A monumental challenge for Dr Shallow and CWI
P<strong id="strong-2b56349d7e0277fb61768f6c5031d394">resident of Cricket West Indies (CWI) Dr Kishore Shallow</strong>

New president of Cricket West Indies (CWI) Vincentian Dr Kishore Shallow no doubt feels blessed since his election, unopposed, virtually coincided with rare success for West Indies on an overseas tour against higher-ranked opposition.

The 2-1 triumph over South Africa by the Rovman Powell-led West Indies Twenty20 (T20) side, in an exciting, run-filled tournament, followed a painful 0-2 loss in Test matches and 1-1 tie in a One-Day International series.

Crucially, results in the two white-ball series suggested that West Indies under new captains in the shorter formats may be on the right track, following their humiliating exit from the T20 World Cup at the preliminary stage late last year.

Readers will recall that West Indies, world champions in T20 cricket in 2012 and 2016, were booted after defeats to lightly regarded Scotland and Ireland.

That traumatising experience for the West Indies in Australia, plus Test series defeats to powerful Australia and South Africa, meant Dr Shallow's predecessor as CWI president, Mr Ricky Skerritt, left the scene with the tide against him.

To be fair to Mr Skerritt, his two-term tenure, lasting four years — during which Dr Shallow was vice-president — marked a welcome departure from a prior tense, sometimes hostile relationship between the executive and players.

Hopefully, the CWI led by Dr Shallow — relatively youthful at age 39 — and vice-president, Guyanese Mr Azim Bassarath, will strengthen that perceived improved relationship.

Readers may recall that a high-profile, three-member committee which reviewed and explored West Indies' exit from the T20 World Cup had recommended that CWI and the players engage in "frank, honest" discussion in order to build trust.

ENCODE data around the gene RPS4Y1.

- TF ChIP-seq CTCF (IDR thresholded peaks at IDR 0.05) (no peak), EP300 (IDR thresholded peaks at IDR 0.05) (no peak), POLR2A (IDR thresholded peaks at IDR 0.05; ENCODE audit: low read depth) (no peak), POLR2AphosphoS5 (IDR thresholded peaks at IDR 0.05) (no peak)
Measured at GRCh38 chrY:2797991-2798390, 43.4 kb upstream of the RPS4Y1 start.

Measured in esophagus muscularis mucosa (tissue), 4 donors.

Dr Shallow is saying the right things. He tells us he has "no delusion about the considerable workload" and that his philosophy "remains one of unity and inclusivity", since "it is only if we pool our resources and efforts… will West Indies cricket make any meaningful advancement as a cricket nation".

He recognises that whatever else is done, a way must be found to improve the funding of cricket in the Caribbean — from the grass roots up.

"The challenge is always the finance," Dr Shallow is reported as telling television interviewers.

"Once we can generate more revenue it can be injected almost directly into our cricket development programmes," he said.

To that end, ways must be found to better monetise West Indies cricket with the help of rapidly evolving audio-visual technologies.

Of note, Dr Shallow is reported as saying West Indies cricket is 10 to 20 years behind other countries.

Crucially too, CWI needs to "sell" cricket as a potential stabilising influence to regional governments and business corporations all of whom obviously have vested interest in social stability.

For the good of West Indies cricket that's a task, we believe, which should not be left to territorial boards.

In Jamaica, for example, where cricket is in rapid decline, this newspaper believes the sport can play an important role in nurturing discipline, respect, and order in schools and communities.

But those with access to resources which can facilitate such an expensive sport must first be convinced.

We wish Dr Shallow and his team well as they step forward to face a huge challenge.

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